The National Science Foundation’s initial support of SCeMFIS is an initial five-year seed grant of $529,340, with a statement of intent to provide additional future support if funds are available and results warrant. NSF officials say that investment in SCeMFIS and other cooperative research centers is seed money, with the centers expected to gradually become fully supported by university, industry, state, and/or other non-NSF sponsors. To date, more than 80% of the centers established under the program continue as successful centers without NSF funding.
Chris Snyder, Director of the MEC and Beth Jones, MEC Educational Programs Manager recently accompanied a group of students from Vancleave High School to the fourth annual National Student Summit on Oceans and Coasts in Washington, D.C. The four-day summit provided an opportunity for the Mississippi students to share their experiences and conclusions from studying ocean science and coastal environments at GCRL. The summit is sponsored by the Coastal America Partnership, which brings public and private groups to collaborate in addressing the challenges to our nation’s coastal ecosystems. GCRL's MEC is one of 24 Coastal Ecosystem Learning Centers across the country which foster awareness and education to promote better management of coastal resources. The group also visited Mississippi's U.S. Senator, Thad Cochran.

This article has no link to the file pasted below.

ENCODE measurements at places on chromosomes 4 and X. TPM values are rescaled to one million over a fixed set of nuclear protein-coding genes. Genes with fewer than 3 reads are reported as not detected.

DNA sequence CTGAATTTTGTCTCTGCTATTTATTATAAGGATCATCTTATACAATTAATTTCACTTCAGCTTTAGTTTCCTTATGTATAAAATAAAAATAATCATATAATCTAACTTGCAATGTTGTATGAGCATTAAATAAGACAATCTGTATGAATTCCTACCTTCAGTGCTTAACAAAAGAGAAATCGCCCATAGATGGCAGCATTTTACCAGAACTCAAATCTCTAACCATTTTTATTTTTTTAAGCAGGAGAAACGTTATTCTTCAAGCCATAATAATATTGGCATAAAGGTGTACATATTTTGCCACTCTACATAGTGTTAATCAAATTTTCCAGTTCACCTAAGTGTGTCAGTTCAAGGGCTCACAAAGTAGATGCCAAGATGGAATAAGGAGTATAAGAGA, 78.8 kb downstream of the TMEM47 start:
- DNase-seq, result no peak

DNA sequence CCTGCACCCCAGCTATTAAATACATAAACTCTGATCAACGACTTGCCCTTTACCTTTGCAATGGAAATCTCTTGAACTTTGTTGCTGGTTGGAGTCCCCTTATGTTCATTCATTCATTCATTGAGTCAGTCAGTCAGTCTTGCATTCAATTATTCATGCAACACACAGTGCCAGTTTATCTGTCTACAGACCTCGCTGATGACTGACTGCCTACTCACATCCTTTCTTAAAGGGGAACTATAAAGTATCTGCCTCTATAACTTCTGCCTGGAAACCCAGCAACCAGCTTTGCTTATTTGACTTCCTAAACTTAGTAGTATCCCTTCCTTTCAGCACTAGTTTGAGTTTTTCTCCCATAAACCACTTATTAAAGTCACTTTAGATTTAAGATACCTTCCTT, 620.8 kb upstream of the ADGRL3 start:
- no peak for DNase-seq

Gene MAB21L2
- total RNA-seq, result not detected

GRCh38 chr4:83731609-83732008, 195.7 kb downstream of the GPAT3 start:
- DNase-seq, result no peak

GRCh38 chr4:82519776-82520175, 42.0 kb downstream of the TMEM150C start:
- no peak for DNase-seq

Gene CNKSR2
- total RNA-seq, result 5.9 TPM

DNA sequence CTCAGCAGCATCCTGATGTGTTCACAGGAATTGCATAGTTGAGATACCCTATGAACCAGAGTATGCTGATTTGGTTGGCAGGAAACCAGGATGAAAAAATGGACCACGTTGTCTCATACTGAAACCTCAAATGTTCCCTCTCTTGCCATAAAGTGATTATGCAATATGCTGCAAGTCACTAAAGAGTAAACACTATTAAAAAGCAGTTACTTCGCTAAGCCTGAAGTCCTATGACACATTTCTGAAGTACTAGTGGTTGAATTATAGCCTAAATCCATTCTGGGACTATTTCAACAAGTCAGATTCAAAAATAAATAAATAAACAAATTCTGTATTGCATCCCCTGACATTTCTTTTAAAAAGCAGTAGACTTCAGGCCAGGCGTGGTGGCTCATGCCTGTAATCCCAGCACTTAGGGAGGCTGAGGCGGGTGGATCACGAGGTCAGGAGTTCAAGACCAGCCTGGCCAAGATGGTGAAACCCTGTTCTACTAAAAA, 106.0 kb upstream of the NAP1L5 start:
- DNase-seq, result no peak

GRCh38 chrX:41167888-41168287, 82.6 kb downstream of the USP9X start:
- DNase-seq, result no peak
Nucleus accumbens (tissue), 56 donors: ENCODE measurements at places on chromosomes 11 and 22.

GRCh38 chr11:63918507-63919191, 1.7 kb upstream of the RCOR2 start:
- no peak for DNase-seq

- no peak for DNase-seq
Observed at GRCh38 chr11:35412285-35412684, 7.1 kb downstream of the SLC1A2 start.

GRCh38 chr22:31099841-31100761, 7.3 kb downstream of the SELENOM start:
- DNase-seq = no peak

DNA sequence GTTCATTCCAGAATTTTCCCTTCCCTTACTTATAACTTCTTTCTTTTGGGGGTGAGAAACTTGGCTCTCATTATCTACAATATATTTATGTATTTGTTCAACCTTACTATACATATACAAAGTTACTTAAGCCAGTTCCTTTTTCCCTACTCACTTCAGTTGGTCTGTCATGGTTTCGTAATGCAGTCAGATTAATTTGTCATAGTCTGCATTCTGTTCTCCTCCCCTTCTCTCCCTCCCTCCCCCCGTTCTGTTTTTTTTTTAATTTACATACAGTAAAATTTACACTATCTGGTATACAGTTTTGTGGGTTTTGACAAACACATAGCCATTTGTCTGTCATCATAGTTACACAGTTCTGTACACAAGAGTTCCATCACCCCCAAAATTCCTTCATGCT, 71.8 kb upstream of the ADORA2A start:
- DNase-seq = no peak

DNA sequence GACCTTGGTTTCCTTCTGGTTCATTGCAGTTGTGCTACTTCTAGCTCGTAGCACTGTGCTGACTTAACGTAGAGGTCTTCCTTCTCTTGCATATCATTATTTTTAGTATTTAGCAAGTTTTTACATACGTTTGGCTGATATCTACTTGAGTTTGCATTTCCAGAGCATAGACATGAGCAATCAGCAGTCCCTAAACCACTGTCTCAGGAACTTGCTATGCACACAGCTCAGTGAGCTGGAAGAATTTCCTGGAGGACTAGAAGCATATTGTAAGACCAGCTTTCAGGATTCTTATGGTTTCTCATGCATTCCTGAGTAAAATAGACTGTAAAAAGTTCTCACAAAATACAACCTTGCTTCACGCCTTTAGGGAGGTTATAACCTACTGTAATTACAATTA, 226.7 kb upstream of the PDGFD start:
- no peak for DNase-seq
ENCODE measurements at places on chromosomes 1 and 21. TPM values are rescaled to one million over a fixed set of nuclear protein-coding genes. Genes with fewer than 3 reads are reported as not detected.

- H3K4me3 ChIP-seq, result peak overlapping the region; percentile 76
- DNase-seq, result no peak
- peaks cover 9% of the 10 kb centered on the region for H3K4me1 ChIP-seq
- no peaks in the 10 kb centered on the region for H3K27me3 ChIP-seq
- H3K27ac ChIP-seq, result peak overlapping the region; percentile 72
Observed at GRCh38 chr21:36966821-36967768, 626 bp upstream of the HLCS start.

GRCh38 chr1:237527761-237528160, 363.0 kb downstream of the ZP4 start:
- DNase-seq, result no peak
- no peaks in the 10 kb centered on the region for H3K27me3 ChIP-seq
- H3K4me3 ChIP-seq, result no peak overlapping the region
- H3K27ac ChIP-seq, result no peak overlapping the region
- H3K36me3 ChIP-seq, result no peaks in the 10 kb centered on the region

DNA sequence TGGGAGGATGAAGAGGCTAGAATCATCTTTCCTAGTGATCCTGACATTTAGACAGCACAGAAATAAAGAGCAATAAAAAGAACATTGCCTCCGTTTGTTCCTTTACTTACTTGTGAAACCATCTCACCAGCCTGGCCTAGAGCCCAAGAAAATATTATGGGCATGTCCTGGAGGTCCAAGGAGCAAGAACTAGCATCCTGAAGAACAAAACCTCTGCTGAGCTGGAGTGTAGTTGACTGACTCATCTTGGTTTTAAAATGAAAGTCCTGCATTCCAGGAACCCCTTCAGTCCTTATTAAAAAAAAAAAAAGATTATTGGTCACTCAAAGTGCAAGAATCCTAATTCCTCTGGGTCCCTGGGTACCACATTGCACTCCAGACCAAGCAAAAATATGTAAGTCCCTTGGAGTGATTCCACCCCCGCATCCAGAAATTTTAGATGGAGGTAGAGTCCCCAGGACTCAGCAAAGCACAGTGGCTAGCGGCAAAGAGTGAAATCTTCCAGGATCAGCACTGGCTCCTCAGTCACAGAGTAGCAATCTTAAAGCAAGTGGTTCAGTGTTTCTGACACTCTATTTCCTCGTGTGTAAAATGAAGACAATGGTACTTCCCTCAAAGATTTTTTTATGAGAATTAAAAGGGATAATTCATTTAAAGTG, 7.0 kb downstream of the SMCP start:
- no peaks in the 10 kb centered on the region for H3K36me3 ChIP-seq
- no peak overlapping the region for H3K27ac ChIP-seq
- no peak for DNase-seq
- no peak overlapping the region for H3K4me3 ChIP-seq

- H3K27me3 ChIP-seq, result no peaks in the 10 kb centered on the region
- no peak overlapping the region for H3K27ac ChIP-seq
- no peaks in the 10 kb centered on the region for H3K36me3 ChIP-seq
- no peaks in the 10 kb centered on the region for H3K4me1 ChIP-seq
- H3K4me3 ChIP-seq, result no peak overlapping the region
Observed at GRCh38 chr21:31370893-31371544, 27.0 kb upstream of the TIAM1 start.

Students, teachers, and MEC staff visited Mississippi's Senator Thad Cochran.
Pictured (left to right) – Robert Bawcum (student), Leslie Salter (teacher), Beth Jones (MEC Educational Programs Manager), Christian Davis (student), U.S. Senator Thad Cochran, Chris Snyder (MEC Director), Matthew Summerlin (student), and Micah Longmire (student).
The Vancleave students have chosen to take on the problem of marine debris as a special project. They conduct a volunteer cleanup day on Saturday, April 27, 2013 in Vancleave, the first of its kind in their community. The event will educate residents on the need to be a responsible part of the watershed and how their actions regarding litter and trash have a direct effect on our oceans and streams.